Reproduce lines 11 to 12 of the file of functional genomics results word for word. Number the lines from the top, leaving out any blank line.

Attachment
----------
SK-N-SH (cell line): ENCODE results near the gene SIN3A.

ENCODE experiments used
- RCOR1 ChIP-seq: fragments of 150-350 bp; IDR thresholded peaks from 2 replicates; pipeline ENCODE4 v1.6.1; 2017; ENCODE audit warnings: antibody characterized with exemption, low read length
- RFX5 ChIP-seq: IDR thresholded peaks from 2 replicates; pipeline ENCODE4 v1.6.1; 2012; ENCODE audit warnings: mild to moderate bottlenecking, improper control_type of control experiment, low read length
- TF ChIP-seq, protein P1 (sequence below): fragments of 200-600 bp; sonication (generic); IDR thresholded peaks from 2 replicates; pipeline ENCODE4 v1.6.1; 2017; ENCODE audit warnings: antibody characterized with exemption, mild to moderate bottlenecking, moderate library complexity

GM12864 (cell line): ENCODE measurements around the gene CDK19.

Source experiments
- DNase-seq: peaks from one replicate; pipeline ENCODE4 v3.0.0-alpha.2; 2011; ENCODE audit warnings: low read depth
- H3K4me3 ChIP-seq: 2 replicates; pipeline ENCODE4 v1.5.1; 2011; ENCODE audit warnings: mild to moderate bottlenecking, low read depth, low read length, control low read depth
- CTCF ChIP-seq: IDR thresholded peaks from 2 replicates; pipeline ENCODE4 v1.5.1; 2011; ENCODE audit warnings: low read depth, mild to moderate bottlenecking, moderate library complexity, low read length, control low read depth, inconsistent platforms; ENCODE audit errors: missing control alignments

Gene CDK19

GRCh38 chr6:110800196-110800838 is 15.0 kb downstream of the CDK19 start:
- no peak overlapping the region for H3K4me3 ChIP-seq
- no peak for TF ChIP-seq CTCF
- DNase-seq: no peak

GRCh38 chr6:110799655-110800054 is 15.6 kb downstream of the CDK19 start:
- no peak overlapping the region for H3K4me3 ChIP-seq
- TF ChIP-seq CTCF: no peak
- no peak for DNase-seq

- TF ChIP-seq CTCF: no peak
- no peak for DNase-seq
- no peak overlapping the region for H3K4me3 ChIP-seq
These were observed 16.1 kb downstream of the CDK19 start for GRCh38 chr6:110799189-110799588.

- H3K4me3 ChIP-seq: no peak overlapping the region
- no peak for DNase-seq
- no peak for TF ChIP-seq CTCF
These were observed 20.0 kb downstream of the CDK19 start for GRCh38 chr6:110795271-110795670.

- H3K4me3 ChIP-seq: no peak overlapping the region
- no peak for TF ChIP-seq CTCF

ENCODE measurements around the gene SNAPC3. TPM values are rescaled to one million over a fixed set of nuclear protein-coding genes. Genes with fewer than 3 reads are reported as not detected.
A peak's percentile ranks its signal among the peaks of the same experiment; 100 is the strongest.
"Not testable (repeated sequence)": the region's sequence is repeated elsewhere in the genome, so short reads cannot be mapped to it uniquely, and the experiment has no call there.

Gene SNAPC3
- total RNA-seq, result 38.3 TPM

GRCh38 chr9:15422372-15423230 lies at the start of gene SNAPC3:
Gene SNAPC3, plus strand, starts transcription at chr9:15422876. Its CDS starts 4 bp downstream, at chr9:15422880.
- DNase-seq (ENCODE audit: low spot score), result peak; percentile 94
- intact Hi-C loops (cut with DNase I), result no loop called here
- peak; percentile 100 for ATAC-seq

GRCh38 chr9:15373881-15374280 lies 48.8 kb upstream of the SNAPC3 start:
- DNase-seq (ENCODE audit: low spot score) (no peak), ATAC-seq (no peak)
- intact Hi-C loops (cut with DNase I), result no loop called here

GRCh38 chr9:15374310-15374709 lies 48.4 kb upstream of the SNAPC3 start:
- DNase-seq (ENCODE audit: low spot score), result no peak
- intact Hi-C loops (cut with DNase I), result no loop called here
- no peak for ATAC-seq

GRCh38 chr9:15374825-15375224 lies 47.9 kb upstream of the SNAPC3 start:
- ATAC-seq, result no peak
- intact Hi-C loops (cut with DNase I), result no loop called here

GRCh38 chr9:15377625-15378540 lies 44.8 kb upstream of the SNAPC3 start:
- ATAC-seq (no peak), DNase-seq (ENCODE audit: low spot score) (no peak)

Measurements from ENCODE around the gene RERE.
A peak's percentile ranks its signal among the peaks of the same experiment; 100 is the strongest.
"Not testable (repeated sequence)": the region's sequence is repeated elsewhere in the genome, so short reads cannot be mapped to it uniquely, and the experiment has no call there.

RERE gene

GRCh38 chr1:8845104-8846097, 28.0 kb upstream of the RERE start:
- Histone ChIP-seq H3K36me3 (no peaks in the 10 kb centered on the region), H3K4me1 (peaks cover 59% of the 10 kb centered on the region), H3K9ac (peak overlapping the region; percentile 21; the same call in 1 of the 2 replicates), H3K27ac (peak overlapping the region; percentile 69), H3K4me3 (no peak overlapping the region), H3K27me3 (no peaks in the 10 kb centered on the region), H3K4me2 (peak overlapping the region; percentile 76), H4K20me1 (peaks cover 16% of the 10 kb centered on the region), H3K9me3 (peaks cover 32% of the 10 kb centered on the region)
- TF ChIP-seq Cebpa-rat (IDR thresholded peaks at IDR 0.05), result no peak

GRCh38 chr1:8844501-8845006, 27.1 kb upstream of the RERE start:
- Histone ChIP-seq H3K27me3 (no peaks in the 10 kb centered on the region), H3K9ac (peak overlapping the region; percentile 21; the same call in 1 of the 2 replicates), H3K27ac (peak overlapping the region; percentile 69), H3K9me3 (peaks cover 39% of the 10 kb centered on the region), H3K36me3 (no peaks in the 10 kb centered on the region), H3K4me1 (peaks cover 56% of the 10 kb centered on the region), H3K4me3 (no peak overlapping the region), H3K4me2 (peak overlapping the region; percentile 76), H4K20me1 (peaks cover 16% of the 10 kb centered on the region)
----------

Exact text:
Gene CDK19

GRCh38 chr6:110800196-110800838 is 15.0 kb downstream of the CDK19 start: